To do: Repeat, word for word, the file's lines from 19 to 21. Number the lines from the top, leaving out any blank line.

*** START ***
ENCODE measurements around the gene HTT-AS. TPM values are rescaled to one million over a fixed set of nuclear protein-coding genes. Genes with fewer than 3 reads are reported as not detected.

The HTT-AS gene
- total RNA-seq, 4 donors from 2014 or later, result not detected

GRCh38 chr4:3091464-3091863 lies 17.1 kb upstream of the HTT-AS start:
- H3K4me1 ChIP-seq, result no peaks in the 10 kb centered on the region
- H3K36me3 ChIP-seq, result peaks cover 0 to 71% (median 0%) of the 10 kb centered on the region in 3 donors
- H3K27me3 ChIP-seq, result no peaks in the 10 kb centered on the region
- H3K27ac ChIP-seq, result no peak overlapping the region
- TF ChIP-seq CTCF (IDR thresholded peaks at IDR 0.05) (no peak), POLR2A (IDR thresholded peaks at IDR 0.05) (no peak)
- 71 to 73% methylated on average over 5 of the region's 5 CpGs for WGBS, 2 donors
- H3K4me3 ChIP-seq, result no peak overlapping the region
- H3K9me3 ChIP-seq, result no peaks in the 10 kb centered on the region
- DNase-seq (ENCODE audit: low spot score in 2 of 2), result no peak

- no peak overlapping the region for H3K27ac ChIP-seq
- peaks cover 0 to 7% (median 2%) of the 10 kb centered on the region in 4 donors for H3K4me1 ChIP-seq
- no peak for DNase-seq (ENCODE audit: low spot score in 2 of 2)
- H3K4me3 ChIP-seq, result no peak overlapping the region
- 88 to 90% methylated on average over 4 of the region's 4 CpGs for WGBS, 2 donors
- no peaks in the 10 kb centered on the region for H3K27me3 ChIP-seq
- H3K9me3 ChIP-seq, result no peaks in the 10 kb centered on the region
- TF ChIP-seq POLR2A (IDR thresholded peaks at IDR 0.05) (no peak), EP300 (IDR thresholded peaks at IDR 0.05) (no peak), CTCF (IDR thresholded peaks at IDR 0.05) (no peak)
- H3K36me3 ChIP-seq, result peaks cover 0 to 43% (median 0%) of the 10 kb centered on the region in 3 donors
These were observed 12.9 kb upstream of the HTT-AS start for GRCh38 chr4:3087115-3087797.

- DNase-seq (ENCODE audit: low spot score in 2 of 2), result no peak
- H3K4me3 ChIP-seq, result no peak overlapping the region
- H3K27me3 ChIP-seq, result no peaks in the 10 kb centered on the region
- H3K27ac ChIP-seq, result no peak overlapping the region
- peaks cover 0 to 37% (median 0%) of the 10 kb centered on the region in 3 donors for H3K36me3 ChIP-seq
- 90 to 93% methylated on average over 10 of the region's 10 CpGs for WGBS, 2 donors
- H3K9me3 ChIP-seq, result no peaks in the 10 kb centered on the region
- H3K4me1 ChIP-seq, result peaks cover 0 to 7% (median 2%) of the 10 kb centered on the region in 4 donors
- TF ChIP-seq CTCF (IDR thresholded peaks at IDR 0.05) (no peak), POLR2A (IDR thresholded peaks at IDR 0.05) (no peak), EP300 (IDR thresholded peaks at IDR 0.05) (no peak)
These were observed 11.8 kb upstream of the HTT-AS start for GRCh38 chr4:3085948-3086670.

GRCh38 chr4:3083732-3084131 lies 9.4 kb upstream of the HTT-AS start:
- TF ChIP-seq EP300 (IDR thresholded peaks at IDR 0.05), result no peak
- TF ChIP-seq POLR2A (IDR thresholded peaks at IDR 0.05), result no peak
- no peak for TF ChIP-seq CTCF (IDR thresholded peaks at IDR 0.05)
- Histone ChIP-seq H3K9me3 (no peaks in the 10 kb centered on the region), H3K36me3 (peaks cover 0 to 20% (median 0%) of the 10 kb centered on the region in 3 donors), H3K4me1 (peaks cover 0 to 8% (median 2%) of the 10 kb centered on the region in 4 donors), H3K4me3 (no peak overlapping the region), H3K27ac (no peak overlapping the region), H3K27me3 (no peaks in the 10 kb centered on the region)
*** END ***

- no peaks in the 10 kb centered on the region for H3K27me3 ChIP-seq
- H3K9me3 ChIP-seq, result no peaks in the 10 kb centered on the region
- TF ChIP-seq POLR2A (IDR thresholded peaks at IDR 0.05) (no peak), EP300 (IDR thresholded peaks at IDR 0.05) (no peak), CTCF (IDR thresholded peaks at IDR 0.05) (no peak)